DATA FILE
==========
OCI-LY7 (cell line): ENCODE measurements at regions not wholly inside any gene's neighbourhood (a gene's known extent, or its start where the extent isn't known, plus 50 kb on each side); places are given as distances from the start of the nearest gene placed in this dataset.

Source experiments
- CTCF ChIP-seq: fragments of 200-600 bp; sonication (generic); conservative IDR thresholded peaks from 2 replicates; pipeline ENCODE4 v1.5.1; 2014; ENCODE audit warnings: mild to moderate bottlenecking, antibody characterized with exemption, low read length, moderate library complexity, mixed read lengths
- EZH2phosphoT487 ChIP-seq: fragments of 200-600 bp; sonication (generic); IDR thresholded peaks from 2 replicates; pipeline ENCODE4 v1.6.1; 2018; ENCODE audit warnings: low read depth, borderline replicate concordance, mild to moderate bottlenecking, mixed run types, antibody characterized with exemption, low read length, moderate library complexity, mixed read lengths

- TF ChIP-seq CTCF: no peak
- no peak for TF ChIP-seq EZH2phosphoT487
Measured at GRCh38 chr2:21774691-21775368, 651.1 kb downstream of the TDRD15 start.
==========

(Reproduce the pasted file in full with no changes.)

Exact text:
OCI-LY7 (cell line): ENCODE measurements at regions not wholly inside any gene's neighbourhood (a gene's known extent, or its start where the extent isn't known, plus 50 kb on each side); places are given as distances from the start of the nearest gene placed in this dataset.

Source experiments
- CTCF ChIP-seq: fragments of 200-600 bp; sonication (generic); conservative IDR thresholded peaks from 2 replicates; pipeline ENCODE4 v1.5.1; 2014; ENCODE audit warnings: mild to moderate bottlenecking, antibody characterized with exemption, low read length, moderate library complexity, mixed read lengths
- EZH2phosphoT487 ChIP-seq: fragments of 200-600 bp; sonication (generic); IDR thresholded peaks from 2 replicates; pipeline ENCODE4 v1.6.1; 2018; ENCODE audit warnings: low read depth, borderline replicate concordance, mild to moderate bottlenecking, mixed run types, antibody characterized with exemption, low read length, moderate library complexity, mixed read lengths

- TF ChIP-seq CTCF: no peak
- no peak for TF ChIP-seq EZH2phosphoT487
Measured at GRCh38 chr2:21774691-21775368, 651.1 kb downstream of the TDRD15 start.